Administration – The Bad
    – Through RDP feels like a really slow windows machine

    Monitoring/Notification – The Good
    +SNMP Available – must be added on in add windows features

    RAID – The Bad
    – RAID rebuild/sync after unexpected shutdown can take days. I can’t emphasize how big of a problem this is. You’ll see a lot of reviewers complaining about it and I’ve never experiencing anything like it before.

    Additional Features
    – Remote access
    – Only works with Internet Explorer
    – Windows Phone 7 Integration


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  3. stem
    The manufacturer commented on this review(What’s this?)
    Posted on

    Aug 6, 2012 1:29:55 PM PDT

    We appreciate your feedback and apologize for the inconvenience you may have experienced with your Western Digital Sentinel DX4000, as this is not the intended experience with the product. The Western Digital Sentinel design incorporates the security and reliability of having the Microsoft Server 2008 R2. This added benefit along with our WD Guardian services provides the user with the assurances that their valuable data is backed up securely. Packed with remote access, easy maintenance, real-time system status, and an LCD display make this unit a great addition to any small business environment. You may learn more about the Sentinel’s specification here: http://www.wdc.com/en/products/products.aspx?id=610

    To start the setup process, we recommend reading the user manual thoroughly and using our connecting software. You may refer to the following link for the user manual: http://www.wdc.com/wdproducts/library/?id=297&type=25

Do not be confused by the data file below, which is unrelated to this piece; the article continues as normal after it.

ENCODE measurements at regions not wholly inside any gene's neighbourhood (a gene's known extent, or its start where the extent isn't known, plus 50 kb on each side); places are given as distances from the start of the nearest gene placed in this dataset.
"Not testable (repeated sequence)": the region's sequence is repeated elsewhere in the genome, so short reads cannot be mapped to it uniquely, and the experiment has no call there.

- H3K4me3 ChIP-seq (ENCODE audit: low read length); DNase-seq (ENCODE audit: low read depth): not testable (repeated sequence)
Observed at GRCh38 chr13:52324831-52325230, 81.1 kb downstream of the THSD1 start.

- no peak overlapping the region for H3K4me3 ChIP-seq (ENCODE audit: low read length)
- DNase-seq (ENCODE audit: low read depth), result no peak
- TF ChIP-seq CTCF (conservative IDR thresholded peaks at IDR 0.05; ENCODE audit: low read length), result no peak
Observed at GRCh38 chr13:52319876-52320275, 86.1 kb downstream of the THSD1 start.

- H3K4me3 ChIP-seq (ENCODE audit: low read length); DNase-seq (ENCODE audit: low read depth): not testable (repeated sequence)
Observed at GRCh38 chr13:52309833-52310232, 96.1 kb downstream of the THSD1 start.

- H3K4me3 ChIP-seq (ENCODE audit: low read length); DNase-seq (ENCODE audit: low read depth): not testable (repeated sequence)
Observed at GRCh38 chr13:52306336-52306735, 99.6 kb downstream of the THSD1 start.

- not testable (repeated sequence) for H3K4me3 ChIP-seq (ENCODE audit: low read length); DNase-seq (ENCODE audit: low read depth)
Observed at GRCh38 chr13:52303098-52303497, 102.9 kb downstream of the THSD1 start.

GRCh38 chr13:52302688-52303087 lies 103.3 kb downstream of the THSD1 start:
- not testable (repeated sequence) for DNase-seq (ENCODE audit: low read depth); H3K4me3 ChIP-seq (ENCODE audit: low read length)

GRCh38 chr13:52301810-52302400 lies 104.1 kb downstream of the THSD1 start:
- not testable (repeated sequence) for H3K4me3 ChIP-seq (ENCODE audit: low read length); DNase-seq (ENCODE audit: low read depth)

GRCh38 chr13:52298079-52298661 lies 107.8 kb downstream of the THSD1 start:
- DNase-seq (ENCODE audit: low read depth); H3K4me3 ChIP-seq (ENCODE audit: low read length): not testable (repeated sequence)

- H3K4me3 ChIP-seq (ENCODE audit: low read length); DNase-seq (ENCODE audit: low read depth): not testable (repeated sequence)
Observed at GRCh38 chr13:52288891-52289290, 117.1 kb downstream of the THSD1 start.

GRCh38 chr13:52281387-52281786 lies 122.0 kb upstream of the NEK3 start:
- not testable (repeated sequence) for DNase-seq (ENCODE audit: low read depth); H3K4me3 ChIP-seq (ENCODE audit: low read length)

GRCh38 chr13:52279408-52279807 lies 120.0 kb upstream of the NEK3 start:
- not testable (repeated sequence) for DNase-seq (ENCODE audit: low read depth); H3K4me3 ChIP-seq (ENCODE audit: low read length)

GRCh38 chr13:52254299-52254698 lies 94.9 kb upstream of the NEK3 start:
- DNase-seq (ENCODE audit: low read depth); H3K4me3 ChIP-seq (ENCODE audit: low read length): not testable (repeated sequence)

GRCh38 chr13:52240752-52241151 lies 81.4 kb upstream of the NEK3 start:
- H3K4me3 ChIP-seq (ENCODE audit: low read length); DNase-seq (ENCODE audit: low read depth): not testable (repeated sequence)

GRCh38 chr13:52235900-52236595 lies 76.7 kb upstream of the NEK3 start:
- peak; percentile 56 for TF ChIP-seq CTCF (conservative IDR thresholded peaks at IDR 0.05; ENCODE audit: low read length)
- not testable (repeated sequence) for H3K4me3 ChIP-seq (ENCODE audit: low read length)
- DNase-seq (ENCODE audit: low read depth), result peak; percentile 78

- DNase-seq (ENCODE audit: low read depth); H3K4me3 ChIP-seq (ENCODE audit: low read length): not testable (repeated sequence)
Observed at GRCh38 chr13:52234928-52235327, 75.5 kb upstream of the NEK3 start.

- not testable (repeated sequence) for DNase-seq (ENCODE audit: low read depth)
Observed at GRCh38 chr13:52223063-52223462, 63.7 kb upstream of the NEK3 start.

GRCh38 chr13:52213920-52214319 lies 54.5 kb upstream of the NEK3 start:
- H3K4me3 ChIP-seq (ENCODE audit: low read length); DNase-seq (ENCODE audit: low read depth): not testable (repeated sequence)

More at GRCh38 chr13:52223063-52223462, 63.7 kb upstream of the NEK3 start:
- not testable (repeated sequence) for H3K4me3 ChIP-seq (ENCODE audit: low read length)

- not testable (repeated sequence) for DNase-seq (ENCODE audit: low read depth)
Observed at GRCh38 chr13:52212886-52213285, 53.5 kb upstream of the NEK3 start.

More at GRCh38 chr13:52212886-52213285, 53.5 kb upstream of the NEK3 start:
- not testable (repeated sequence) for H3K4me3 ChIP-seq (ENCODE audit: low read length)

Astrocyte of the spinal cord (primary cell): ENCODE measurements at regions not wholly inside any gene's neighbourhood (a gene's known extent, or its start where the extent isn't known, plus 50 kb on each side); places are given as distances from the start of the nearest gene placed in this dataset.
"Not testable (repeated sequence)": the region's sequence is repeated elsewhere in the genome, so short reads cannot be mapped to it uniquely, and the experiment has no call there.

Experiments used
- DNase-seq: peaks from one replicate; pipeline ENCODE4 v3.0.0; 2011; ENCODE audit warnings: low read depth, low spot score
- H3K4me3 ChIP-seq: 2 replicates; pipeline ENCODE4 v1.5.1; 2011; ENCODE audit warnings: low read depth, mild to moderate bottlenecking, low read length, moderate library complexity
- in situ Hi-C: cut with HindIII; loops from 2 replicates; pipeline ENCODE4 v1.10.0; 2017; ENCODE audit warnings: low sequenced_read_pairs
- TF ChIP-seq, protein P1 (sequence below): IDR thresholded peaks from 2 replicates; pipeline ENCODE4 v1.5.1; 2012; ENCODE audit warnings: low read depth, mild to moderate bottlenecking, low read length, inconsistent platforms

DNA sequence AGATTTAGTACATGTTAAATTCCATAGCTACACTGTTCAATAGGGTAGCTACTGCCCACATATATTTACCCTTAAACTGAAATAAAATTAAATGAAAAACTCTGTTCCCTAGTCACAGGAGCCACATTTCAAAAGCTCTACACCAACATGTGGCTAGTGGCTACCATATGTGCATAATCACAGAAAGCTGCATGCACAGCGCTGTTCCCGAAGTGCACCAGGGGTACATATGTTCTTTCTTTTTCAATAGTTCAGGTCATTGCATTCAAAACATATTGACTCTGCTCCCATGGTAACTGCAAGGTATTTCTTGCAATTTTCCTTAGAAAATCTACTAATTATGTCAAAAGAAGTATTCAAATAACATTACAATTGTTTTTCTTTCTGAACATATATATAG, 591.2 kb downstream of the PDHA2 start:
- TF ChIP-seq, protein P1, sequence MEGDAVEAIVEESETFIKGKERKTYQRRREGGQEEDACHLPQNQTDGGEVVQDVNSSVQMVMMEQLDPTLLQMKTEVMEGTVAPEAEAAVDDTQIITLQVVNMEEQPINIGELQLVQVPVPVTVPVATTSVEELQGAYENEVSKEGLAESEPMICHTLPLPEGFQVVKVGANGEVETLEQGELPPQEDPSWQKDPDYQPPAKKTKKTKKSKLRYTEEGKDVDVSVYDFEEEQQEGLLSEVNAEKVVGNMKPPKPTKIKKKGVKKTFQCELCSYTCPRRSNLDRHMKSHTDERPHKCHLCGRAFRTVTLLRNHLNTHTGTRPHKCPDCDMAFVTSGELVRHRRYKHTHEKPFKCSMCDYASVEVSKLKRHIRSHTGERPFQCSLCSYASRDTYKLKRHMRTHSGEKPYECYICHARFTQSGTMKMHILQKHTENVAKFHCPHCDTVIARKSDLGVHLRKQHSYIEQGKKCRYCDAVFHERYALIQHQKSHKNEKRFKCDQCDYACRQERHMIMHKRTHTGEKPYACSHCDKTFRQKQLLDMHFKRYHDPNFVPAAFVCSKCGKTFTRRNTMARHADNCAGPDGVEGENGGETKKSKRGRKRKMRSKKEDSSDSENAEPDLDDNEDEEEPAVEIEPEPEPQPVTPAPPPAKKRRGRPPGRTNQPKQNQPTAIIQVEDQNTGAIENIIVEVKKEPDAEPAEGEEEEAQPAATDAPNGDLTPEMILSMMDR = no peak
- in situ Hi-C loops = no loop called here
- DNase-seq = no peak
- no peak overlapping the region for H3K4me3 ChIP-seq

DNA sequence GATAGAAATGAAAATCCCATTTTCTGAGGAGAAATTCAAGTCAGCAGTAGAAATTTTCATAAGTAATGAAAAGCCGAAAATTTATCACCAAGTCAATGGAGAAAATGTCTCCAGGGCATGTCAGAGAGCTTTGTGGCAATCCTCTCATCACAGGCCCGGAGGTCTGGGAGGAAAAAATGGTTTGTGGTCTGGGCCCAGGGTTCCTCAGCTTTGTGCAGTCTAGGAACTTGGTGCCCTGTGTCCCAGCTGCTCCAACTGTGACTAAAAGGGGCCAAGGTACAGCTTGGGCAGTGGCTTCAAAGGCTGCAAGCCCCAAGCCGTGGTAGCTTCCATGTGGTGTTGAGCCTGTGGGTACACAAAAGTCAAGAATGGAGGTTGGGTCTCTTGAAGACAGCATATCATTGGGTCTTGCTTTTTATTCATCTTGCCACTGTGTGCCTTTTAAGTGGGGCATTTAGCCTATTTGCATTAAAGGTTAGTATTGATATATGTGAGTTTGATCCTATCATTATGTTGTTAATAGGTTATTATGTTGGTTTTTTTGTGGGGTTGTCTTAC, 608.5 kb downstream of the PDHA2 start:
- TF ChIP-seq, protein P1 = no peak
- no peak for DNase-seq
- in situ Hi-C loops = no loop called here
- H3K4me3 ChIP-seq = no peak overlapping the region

The drives that are tested and supported to work with the Sentinel are RAID Class drives, which allow for 24×7 uptime and durability. You may refer to the following link for additional information on the specification of the drive found here:


    In the event of a power interruption – (unplanned shut down) The WD Sentinel unit will automatically start a “verification process”.

    The “initialization process” does two primary tasks:

    1. A 100% Verify of the Integrity of the RAID set up & configuration – Power interruptions can cause Data Integrity concerns for a RAID system.

    2. Insures that there has been no data corruption as a result of the improper shut down or loss of power – Inadvertent shut downs can cause loss of Customer data. During the “initialization process” a client retains full access to the WD Sentinel & Data Access. The WD Sentinel will operate in degraded mode until the task is completed.

    There are a few ways to reduce the likelihood of the WD Sentinel from triggering the Initialization process:

    1. Implement a UPS (Uninterruptable Power Supply )in your environment – provides power for a clean shut down.

    2. Use the power-restart button within the Dashboard for Clean shutdowns and or restarts.

    3. Add a second power cord which is supported by the WD Sentinel (reduces the likelihood of an unplanned power condition).

    4. Refer to the QIG Quick Install Guide for step-by-step onboarding instructions – process for a clean installation.

    Title: Loading takes a long time when initializing a drive in the Dashboard of a WD Sentinel DX4000
    Link: http://wdc.custhelp.com/app/answers/detail/a_id/8632/
    Main Product Support Page:
    User Manual:
    Although the issue you experienced was not satisfactory, nor the typical experience with the device’s initial onboarding, we understand your concerns, and would appreciate the opportunity to follow-up with you and address them directly. Please contact WD at this telephone number: 1 (855) 556-5117, or via email at: http://support.wdc.com/contact/contact.asp?lang=en&ct=sentinel. Please indicate within the online case creation or with the first support agent you speak with, that you are responding to an Amazon review, so we route you and your information to the correct team members.

  5. 32 of 36 people found the following review helpful
    1.0 out of 5 stars
    Purchase this product and six days later you can use it!, August 15, 2012